As a commercial landlord, you will want to ensure that your premises are kept in a good state of repair throughout the tenancy and once the tenancy has ended.
It is therefore crucial that a landlord understands what they are able to claim for under the terms of the lease by way of claim for dilapidations.
What are commercial property dilapidations?
When a commercial tenant has neglected the state of a property and left it in a poor condition, it may be considered dilapidated.
In such a case, the landlord can begin a process, known as a dilapidation, to recover any loss they’ve suffered due to the damage caused by the tenant.
This can include things such as the removal of any fittings, general decoration of the property and any damage caused to the property.
Who is responsible for dilapidations?
There will generally be a repair obligation within a lease that requires the tenant to keep the property in a good state of repair during and at the end of the lease.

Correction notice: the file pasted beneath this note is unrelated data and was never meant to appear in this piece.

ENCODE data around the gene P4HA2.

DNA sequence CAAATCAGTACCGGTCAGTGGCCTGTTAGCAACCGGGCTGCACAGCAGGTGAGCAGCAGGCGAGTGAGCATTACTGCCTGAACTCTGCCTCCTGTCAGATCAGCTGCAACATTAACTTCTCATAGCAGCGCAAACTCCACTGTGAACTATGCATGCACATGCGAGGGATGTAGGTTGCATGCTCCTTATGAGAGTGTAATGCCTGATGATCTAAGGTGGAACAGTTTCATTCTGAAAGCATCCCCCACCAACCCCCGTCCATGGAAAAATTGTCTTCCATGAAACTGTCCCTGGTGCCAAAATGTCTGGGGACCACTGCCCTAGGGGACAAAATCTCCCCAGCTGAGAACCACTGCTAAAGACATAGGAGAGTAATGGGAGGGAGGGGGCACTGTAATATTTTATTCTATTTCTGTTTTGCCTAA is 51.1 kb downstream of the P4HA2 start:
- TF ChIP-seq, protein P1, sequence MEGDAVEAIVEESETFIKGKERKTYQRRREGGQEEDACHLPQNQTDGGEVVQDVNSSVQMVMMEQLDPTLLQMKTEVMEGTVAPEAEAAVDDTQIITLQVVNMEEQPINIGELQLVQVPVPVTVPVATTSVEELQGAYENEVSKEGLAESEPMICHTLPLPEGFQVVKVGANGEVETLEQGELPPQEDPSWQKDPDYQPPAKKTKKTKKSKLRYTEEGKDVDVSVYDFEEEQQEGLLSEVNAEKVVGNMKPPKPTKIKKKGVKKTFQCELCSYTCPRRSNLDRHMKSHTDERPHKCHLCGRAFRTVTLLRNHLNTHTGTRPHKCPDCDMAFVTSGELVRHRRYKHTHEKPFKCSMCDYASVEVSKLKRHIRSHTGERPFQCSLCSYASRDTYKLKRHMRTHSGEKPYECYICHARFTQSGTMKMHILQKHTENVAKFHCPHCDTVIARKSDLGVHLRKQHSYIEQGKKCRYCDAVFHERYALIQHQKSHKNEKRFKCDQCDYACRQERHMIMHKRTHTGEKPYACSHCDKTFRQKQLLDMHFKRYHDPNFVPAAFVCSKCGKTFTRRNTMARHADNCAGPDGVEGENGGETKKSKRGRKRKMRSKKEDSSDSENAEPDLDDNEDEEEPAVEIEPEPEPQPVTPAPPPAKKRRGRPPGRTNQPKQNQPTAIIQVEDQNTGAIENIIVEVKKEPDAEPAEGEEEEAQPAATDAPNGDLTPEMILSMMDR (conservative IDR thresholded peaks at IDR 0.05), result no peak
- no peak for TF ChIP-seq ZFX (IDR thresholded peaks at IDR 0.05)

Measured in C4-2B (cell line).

A failure to do so will be a breach of the lease and could leave the tenant exposed to a potential dilapidations claim.
Every lease has different wording regarding the tenant’s obligations, so it is important that any landlord ensures that a dilapidations clause is in place before entering into a commercial lease.
What is a schedule of dilapidations?
A landlord can instruct a surveyor to complete a schedule of dilapidations, either during the lease or at the end of it, which will set out the condition of the property and the items of disrepair.
We would recommend that the surveyor preparing the schedule seeks legal advice in relation to the legal interpretation of the obligations in the lease.
The tenant will then be able to seek their own advice from a separate surveyor who can consider the schedule of dilapidations completed by the landlord’s surveyor and respond to the landlord’s claim.
If you would like any assistance with this, please don’t hesitate to get in touch with our team here.
What is included in a schedule of dilapidations?
A schedule of dilapidations will include:
- Wording which sets out the condition of the property
- An itemised list of dilapidations
- An outline of what is required to rectify the breach
- The likely cost of repair
Click here to read the full article, where Olivia looks at the dilapidation claim process.